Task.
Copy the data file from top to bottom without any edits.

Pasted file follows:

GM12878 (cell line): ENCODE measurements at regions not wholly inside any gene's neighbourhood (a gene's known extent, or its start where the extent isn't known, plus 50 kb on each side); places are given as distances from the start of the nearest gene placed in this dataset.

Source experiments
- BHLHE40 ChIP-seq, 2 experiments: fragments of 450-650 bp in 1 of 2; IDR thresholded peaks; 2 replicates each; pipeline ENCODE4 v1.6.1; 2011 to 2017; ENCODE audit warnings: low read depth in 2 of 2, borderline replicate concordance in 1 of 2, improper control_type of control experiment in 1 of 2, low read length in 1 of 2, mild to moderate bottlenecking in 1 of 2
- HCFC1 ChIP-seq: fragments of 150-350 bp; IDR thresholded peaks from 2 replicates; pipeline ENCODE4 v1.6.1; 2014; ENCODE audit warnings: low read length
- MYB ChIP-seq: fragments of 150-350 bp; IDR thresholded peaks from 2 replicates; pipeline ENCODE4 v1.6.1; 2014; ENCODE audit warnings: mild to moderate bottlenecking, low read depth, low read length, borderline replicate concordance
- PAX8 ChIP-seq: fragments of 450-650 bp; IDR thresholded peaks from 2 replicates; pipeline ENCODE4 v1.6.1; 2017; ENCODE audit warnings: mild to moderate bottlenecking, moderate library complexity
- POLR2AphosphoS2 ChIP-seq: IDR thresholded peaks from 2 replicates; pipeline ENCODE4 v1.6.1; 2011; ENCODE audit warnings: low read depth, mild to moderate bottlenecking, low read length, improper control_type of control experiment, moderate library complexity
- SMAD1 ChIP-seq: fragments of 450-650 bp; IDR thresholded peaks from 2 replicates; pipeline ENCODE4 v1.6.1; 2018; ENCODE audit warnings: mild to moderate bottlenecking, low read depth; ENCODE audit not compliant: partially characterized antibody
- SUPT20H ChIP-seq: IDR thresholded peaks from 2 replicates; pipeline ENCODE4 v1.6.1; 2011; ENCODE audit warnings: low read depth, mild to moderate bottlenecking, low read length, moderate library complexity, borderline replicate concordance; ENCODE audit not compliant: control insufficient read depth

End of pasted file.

GM12878 (cell line): ENCODE measurements at regions not wholly inside any gene's neighbourhood (a gene's known extent, or its start where the extent isn't known, plus 50 kb on each side); places are given as distances from the start of the nearest gene placed in this dataset.

Source experiments
- BHLHE40 ChIP-seq, 2 experiments: fragments of 450-650 bp in 1 of 2; IDR thresholded peaks; 2 replicates each; pipeline ENCODE4 v1.6.1; 2011 to 2017; ENCODE audit warnings: low read depth in 2 of 2, borderline replicate concordance in 1 of 2, improper control_type of control experiment in 1 of 2, low read length in 1 of 2, mild to moderate bottlenecking in 1 of 2
- HCFC1 ChIP-seq: fragments of 150-350 bp; IDR thresholded peaks from 2 replicates; pipeline ENCODE4 v1.6.1; 2014; ENCODE audit warnings: low read length
- MYB ChIP-seq: fragments of 150-350 bp; IDR thresholded peaks from 2 replicates; pipeline ENCODE4 v1.6.1; 2014; ENCODE audit warnings: mild to moderate bottlenecking, low read depth, low read length, borderline replicate concordance
- PAX8 ChIP-seq: fragments of 450-650 bp; IDR thresholded peaks from 2 replicates; pipeline ENCODE4 v1.6.1; 2017; ENCODE audit warnings: mild to moderate bottlenecking, moderate library complexity
- POLR2AphosphoS2 ChIP-seq: IDR thresholded peaks from 2 replicates; pipeline ENCODE4 v1.6.1; 2011; ENCODE audit warnings: low read depth, mild to moderate bottlenecking, low read length, improper control_type of control experiment, moderate library complexity
- SMAD1 ChIP-seq: fragments of 450-650 bp; IDR thresholded peaks from 2 replicates; pipeline ENCODE4 v1.6.1; 2018; ENCODE audit warnings: mild to moderate bottlenecking, low read depth; ENCODE audit not compliant: partially characterized antibody
- SUPT20H ChIP-seq: IDR thresholded peaks from 2 replicates; pipeline ENCODE4 v1.6.1; 2011; ENCODE audit warnings: low read depth, mild to moderate bottlenecking, low read length, moderate library complexity, borderline replicate concordance; ENCODE audit not compliant: control insufficient read depth